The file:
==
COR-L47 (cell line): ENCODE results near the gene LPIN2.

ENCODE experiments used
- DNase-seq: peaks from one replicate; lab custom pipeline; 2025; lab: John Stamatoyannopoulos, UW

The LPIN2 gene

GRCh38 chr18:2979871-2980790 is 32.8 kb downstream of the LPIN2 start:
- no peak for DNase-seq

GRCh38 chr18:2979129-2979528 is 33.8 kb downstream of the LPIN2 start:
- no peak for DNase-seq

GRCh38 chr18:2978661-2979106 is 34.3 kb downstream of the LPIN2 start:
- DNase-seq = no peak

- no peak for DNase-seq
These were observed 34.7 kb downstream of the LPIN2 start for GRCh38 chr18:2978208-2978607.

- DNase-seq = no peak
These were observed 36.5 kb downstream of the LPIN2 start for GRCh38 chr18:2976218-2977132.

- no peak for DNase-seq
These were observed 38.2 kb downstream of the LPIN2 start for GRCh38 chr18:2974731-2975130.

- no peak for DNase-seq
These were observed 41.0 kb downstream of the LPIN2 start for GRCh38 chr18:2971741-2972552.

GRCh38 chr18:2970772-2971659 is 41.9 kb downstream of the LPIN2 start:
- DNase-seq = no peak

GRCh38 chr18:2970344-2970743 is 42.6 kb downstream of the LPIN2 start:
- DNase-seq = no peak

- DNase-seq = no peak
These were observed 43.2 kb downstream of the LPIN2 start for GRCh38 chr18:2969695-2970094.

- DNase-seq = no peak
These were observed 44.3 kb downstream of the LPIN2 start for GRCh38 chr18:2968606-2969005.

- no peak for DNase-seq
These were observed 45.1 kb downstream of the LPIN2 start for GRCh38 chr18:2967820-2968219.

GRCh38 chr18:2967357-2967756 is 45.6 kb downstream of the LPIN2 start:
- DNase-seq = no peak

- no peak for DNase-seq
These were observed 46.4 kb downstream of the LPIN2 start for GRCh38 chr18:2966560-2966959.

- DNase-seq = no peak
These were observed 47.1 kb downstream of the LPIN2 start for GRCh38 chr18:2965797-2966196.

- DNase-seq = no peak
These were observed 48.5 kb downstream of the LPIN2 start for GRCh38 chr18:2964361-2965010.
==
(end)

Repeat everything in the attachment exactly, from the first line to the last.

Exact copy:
COR-L47 (cell line): ENCODE results near the gene LPIN2.

ENCODE experiments used
- DNase-seq: peaks from one replicate; lab custom pipeline; 2025; lab: John Stamatoyannopoulos, UW

The LPIN2 gene

GRCh38 chr18:2979871-2980790 is 32.8 kb downstream of the LPIN2 start:
- no peak for DNase-seq

GRCh38 chr18:2979129-2979528 is 33.8 kb downstream of the LPIN2 start:
- no peak for DNase-seq

GRCh38 chr18:2978661-2979106 is 34.3 kb downstream of the LPIN2 start:
- DNase-seq = no peak

- no peak for DNase-seq
These were observed 34.7 kb downstream of the LPIN2 start for GRCh38 chr18:2978208-2978607.

- DNase-seq = no peak
These were observed 36.5 kb downstream of the LPIN2 start for GRCh38 chr18:2976218-2977132.

- no peak for DNase-seq
These were observed 38.2 kb downstream of the LPIN2 start for GRCh38 chr18:2974731-2975130.

- no peak for DNase-seq
These were observed 41.0 kb downstream of the LPIN2 start for GRCh38 chr18:2971741-2972552.

GRCh38 chr18:2970772-2971659 is 41.9 kb downstream of the LPIN2 start:
- DNase-seq = no peak

GRCh38 chr18:2970344-2970743 is 42.6 kb downstream of the LPIN2 start:
- DNase-seq = no peak

- DNase-seq = no peak
These were observed 43.2 kb downstream of the LPIN2 start for GRCh38 chr18:2969695-2970094.

- DNase-seq = no peak
These were observed 44.3 kb downstream of the LPIN2 start for GRCh38 chr18:2968606-2969005.

- no peak for DNase-seq
These were observed 45.1 kb downstream of the LPIN2 start for GRCh38 chr18:2967820-2968219.

GRCh38 chr18:2967357-2967756 is 45.6 kb downstream of the LPIN2 start:
- DNase-seq = no peak

- no peak for DNase-seq
These were observed 46.4 kb downstream of the LPIN2 start for GRCh38 chr18:2966560-2966959.

- DNase-seq = no peak
These were observed 47.1 kb downstream of the LPIN2 start for GRCh38 chr18:2965797-2966196.

- DNase-seq = no peak
These were observed 48.5 kb downstream of the LPIN2 start for GRCh38 chr18:2964361-2965010.